It’s not always about structural power — having your boss or a funder or a parent in the room, for example. Power comes in many forms. There’s relational power, for example. “Jane isn’t C-level, but she’s tight with the CEO, and I might as well be talking directly to the CEO when she’s in the room.”
Or there’s hierarchy that emerges from expertise. For example, I’ve seen many groups and even whole organizations held hostage by the one geek in the room, because everyone else is intimidated by that person’s knowledge about technology.
In many of these cases, the power structures are actually appropriate. If I have to get my car fixed, I’d better be listening and — to some extent — deferring to people who know about and understand cars better than me. I may not be paid to think broadly or deeply about strategy, but the CEO is, and so it makes sense for me to defer to the CEO to some extent. Then again, there are also studies that show that we defer authority to the people who simply talk more than anyone else, regardless of the substance of what they are actually saying.
The key question in all of these cases is, how much is the right amount? How do I engage with the power in the room while keeping my own power intact?
I decided to consult with Kristin Cobble to help me think through some of the specific challenges my client is facing. We had a fantastic tactical conversation, but we also talked a lot about the issues at a higher level, drawing from our previous experiences. There were so many great nuggets from our conversation, I asked her if she would have the conversation a second time with me and let me video it. Here it is:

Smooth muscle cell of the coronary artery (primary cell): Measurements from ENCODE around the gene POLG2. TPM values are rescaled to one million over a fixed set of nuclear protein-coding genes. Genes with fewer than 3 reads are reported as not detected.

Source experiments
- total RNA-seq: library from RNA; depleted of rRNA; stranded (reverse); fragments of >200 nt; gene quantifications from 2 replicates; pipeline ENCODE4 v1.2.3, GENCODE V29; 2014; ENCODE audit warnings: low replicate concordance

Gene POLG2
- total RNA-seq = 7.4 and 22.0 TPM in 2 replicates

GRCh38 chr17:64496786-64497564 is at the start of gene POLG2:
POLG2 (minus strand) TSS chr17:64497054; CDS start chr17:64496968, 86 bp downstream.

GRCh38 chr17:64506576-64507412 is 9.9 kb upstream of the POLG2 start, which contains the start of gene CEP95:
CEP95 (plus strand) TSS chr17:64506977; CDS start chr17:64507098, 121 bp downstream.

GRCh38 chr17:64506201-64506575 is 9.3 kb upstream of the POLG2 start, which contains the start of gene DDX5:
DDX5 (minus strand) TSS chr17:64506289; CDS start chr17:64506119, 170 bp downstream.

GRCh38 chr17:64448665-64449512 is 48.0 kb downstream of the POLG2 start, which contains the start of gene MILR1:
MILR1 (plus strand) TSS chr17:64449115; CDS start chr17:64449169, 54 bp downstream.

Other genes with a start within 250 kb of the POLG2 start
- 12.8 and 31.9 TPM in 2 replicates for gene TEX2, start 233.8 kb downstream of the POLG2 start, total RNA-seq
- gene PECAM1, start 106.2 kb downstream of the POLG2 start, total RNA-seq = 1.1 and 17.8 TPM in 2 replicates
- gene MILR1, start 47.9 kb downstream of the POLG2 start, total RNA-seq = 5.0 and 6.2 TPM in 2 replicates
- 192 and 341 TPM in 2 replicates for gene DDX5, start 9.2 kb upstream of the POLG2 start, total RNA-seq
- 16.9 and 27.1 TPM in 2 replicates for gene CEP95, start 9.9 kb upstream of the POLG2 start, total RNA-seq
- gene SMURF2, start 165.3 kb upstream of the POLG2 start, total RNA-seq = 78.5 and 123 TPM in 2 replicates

Here are five key takeaways:
We discussed a lot of tools and techniques, but at their core are the following principles: Name the dynamic, and encourage the group to reflect on it. Sometimes, naming the dynamic is enough. Other times, you need to find ways to break the dynamic in order to enable people to have this conversation.
In our conversation, we used the words “facilitator,” “dominator,” and “dominated” to describe the different roles that emerge. I wish we had use David Kantor’s language instead: “observer,” “mover,” and “follower.” What you can do depends very much on the role you are playing.
So much of your ability to practice naming and breaking these dynamics effectively, regardless of role, depends on your own self-awareness. This is where the type of coaching that Kristin practices is extremely helpful. Ed Batista, an executive and leadership coach, has a nice blog about this kind of work.
The fallback solution for situations like this is to remove the power from the room. That can be a short-term bandage, but it won’t lead to success in the long-term. There are lots of great practices for breaking up the dynamic while still keeping everyone in the room.
That said, there are no magic solutions. This stuff is hard, and it’s fundamental. It requires constant intention, attention, and practice. It’s inherently awkward, uncomfortable, and messy. Trying to circumvent the mess will lead to failure. You have to dive right in, and you can’t be hard on yourself when it’s painful. If it’s not painful, you’re not doing it right.